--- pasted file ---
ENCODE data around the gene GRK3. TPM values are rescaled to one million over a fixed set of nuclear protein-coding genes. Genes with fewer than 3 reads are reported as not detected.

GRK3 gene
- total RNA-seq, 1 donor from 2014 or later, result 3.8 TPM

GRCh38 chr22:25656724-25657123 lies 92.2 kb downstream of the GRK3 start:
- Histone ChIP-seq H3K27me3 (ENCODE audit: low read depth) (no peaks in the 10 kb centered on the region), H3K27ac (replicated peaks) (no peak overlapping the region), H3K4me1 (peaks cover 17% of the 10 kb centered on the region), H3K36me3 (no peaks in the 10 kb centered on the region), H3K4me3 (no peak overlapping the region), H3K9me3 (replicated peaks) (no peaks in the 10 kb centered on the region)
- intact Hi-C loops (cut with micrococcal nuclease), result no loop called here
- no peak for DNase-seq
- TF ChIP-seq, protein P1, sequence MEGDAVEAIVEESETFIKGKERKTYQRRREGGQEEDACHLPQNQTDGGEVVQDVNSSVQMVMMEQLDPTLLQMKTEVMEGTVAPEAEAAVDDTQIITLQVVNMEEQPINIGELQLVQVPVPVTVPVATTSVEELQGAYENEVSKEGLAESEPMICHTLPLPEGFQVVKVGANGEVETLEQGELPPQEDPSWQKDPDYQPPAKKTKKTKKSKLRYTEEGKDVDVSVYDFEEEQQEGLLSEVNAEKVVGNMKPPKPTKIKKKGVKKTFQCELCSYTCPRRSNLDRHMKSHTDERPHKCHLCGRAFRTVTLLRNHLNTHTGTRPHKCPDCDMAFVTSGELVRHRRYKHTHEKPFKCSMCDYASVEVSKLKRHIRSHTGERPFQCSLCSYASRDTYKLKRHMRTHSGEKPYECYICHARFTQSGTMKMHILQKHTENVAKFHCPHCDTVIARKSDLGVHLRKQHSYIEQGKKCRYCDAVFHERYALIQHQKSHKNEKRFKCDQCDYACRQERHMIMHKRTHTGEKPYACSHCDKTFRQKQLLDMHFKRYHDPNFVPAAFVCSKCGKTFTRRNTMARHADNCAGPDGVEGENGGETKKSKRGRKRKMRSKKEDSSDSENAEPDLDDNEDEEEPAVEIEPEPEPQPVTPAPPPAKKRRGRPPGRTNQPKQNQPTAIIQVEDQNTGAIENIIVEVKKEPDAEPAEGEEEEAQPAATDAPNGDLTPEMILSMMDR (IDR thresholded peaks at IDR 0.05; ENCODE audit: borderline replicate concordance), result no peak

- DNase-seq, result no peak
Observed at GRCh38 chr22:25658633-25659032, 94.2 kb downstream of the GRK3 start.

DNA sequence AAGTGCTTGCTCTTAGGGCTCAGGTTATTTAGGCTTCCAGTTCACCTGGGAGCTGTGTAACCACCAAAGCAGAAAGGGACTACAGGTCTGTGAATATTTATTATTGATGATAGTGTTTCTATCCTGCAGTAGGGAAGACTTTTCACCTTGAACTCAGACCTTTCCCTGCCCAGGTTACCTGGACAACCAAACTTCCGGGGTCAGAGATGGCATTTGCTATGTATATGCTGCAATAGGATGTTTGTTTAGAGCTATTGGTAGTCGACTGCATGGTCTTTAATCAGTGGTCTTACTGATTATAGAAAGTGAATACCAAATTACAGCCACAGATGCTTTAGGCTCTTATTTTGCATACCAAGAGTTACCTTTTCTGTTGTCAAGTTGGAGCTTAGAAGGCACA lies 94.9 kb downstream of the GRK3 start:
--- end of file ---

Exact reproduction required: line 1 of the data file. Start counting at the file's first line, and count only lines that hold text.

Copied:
ENCODE data around the gene GRK3. TPM values are rescaled to one million over a fixed set of nuclear protein-coding genes. Genes with fewer than 3 reads are reported as not detected.